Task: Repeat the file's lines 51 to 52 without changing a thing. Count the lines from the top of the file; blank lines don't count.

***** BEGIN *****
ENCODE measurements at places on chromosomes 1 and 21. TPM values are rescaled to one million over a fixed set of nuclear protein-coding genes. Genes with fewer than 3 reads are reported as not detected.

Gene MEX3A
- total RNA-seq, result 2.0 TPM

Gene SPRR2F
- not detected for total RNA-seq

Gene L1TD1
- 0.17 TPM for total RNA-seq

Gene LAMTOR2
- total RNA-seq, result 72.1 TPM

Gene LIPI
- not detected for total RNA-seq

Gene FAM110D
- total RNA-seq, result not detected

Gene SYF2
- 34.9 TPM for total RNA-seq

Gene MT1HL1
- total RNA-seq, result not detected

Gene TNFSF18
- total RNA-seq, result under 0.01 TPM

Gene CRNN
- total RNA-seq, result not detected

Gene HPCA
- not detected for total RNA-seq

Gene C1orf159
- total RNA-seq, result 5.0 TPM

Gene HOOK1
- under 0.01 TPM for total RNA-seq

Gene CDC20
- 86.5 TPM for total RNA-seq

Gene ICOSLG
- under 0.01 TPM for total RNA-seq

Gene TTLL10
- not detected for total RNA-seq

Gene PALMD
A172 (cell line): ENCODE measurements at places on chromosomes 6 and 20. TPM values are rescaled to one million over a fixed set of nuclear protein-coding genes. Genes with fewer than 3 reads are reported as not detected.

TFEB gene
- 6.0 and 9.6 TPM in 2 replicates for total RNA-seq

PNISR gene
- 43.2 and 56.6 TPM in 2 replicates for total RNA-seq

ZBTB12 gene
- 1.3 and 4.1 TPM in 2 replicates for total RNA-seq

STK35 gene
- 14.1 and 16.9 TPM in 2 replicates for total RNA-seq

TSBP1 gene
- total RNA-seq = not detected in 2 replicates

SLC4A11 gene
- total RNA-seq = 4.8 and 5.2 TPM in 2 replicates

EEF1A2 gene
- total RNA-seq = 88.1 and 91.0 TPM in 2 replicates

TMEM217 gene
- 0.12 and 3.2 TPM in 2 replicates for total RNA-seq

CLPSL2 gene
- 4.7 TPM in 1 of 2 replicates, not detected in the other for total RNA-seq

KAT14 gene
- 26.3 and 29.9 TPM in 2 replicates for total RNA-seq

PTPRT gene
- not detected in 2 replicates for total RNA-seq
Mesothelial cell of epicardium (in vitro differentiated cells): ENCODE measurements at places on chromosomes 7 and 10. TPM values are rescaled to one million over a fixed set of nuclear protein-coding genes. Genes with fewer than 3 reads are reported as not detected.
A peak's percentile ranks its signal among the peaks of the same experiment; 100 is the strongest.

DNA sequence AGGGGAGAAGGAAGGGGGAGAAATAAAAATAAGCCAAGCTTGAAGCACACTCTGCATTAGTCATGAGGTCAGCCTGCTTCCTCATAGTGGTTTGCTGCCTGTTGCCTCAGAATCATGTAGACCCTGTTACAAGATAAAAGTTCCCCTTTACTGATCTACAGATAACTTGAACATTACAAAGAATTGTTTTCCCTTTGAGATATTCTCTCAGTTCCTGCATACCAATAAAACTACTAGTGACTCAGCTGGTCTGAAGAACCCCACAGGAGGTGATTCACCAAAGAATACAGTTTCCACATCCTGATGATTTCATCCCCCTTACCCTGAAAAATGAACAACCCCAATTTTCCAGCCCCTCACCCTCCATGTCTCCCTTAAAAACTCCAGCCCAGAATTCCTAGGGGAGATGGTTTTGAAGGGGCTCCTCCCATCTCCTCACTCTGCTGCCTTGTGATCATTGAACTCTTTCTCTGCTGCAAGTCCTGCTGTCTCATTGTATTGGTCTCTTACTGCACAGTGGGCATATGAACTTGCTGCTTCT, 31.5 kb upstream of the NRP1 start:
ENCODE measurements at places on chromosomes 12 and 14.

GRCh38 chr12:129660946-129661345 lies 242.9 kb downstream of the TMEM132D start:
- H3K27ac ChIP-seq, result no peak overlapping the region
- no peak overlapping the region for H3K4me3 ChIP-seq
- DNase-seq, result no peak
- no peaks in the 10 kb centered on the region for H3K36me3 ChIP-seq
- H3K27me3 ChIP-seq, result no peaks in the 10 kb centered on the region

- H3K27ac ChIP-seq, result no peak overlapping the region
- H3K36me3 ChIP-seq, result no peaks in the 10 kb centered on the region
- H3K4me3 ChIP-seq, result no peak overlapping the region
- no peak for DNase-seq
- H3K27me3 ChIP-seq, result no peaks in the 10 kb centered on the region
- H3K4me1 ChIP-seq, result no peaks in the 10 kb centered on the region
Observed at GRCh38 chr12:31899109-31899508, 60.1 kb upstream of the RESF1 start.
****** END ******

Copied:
- 0.12 and 3.2 TPM in 2 replicates for total RNA-seq

CLPSL2 gene